I thought getting cancer was the worst thing that could happen to me, but then my three-year-old son got EXACTLY the same diagnosis

Just five months earlier, the mum-of-two had received exactly the same earth-shattering news in an almost identical location.

Now both in remission from their illnesses, Vici, 39 from Bromsgrove, Worcestershire, has shared her remarkable story…

When the doctors sat me down and said to me, ‘You have cancer’, I was shell-shocked. I didn’t actually cry or get emotional. I just went into shock – pure shock.

I’d had bowel problems for years. I’d bleed when I went to the loo but I didn’t think much of it. I had a 14-month-old, Jack, and a three-year-old, George, so I thought I was just run down and exhausted.

Jack had been a big baby – 9lb 4oz – so when I started to bleed I wondered if it was piles – a result of my pregnancies.

I thought it was anything but cancer.

Even when I was losing weight, which I now know is a symptom of cancer, I wasn’t concerned – on the contrary I was pleased!

I was doing Slimming World, so I was delighted to be losing a pound or two a week. I thought it must be because of that and the fact that I was so busy with the children and working part-time.

I remember saying to my husband, Jamie (now 41), ‘It’s working!'

But eventually, I couldn’t avoid the symptoms anymore.

So I visited my GP who, suspecting I had polyps which are abnormal tissue growths referred me to hospital in Worcestershire.

There I had scans and an examination.

Doctors were concerned and took a biopsy which indicated I had rectal cancer, which is incredibly rare in people under the age of 60. They wanted to carry out further tests and results showed the cancer cells had spread to my liver.


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In the autumn of 2016 I started treatment; six rounds of chemotherapy followed by surgery on my liver and bowel, radiotherapy and then 12 more rounds of chemotherapy.

It was gruelling. During the chemotherapy I was exhausted. My hair thinned so much I opted to shave it.

The radiotherapy was unpleasant to say the least.

Never once did we say the word ‘cancer’ to the kids. We just said, ‘Mummy is away’ or ‘Mummy is tired.’

We wanted to keep it from them, they were so little. But you can’t keep everything from children and we realised that in early 2017 when George started complaining of feeling ill.

I was in the Queen Elizabeth Hospital, Birmingham, recovering from major liver surgery when Jamie said he was worried about him.

He was really pale and having more naps than usual. I wasn’t overly worried at that point as, even through cancer was now a presence in our lives, I didn’t expect it to rear its head in our son’s.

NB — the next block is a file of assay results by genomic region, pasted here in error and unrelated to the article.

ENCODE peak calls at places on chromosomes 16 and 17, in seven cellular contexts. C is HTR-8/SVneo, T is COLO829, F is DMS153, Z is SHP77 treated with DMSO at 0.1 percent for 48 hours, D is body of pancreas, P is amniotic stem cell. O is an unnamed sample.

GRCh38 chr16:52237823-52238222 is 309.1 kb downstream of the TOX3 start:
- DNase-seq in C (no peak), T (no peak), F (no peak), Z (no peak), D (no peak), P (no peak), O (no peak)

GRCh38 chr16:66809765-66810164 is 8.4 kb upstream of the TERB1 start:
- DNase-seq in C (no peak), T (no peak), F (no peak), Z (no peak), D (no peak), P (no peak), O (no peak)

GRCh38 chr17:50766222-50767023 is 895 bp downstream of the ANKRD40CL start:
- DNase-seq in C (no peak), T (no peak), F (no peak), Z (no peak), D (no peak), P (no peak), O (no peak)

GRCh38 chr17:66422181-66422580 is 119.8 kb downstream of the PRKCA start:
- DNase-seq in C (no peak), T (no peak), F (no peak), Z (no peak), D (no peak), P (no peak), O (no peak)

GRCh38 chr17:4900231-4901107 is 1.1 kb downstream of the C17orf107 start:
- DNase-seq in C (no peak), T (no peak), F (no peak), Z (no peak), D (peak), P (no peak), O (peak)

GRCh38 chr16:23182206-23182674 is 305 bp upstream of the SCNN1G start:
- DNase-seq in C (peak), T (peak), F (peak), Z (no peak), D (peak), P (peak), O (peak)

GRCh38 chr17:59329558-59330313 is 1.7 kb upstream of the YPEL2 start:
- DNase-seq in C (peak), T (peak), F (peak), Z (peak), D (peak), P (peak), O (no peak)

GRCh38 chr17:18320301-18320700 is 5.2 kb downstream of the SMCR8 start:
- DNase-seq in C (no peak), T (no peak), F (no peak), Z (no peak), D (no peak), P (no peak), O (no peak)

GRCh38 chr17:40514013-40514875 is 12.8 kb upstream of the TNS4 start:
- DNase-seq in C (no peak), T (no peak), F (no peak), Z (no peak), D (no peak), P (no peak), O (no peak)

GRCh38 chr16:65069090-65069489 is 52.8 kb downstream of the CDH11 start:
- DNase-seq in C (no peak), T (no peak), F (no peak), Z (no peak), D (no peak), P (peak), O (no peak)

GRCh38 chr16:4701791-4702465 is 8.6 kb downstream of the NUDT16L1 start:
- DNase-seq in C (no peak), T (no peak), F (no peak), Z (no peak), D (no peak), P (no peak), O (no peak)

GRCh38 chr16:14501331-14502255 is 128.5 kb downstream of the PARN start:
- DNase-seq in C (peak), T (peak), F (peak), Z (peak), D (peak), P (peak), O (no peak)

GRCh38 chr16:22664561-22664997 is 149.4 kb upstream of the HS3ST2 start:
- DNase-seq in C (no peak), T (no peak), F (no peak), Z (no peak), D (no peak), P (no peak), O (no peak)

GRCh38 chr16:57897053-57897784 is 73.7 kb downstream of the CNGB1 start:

Shortly afterwards we noticed a rash on his stomach. We took him to the GP again who immediately referred him to hospital for blood tests. From there things moved very quickly.

We got a call hours later that he was needed straight away at the Worcester Royal Hospital. They said they thought it was probably leukaemia but he needed further bone marrow samples to confirm it. Hearing the news was unbelievable.

It was like Groundhog Day. Five months earlier I had been sat in a virtually identical room hearing the same devastating news – 'It's cancer.'

It was like Groundhog Day. Five months earlier I had been sat in a virtually identical room hearing the same devastating news – 'It's cancer.'

All I could think was, ‘Not again, not again'.

The bone marrow tests were conclusive – he had acute lymphoblastic leukaemia –  a type of cancer that affects the white blood cells. It progresses rapidly and aggressively and requires urgent treatment so they started him on chemotherapy immediately.

We told him he had poorly blood and needed medicine to get better. Within hours he was transferred to Birmingham Children’s Hospital.

George had six months of quite intensive chemotherapy at hospital and home, while I underwent radiotherapy. We were actually treated in the same hospital in Worcester at points.

Bizarrely it worked out quite well. I could dart from radiotherapy to see him.

In July I went for more bowel surgery while George went into a gentler form of chemotherapy.

In August we were back in hospital together, two wards apart, both with a high temperature. Jamie stayed with George, our parents stayed with Jack and I was on my own.

Knowing what he was going through helped. If he felt too sick to eat I accepted it. If he just wanted sweets I let him have them.

He dealt with it all so bravely but it was still heartbreaking to see him go through it.

Now I’ve finished treatment, and I have no evidence of disease. George is in remission but will carry on being treated until March 2020.

He has daily chemotherapy tablets, a lumber puncture every three months and regular blood tests to make sure the leukaemia hasn’t returned.

It’s amazing that we’ve both got through this. Jamie has been a real unsung hero, he is wonderful.

I thought it was the worst news ever when I had cancer. But actually the worst was yet to come and hearing my baby had the disease was so much worse.

George has been through so much that we want him to go to Lapland as a special treat. We're incredibly grateful to the charity Make-A-Wish, which has offered to help with the £4,000 cost.

If you wish to make a donation to George's Lapland fund, you can do so here.

The charity Make-A-Wish fulfils the dreams of ill children. Find out more information here.

We previously told how a 21-year-old student died of a rare aggressive form of cancer eight weeks after it was mistaken for cystitis.

And a mum-to-be revealed she had to make the heartbreaking choice of whether to terminate her pregnancy or risk dying from cervical cancer.

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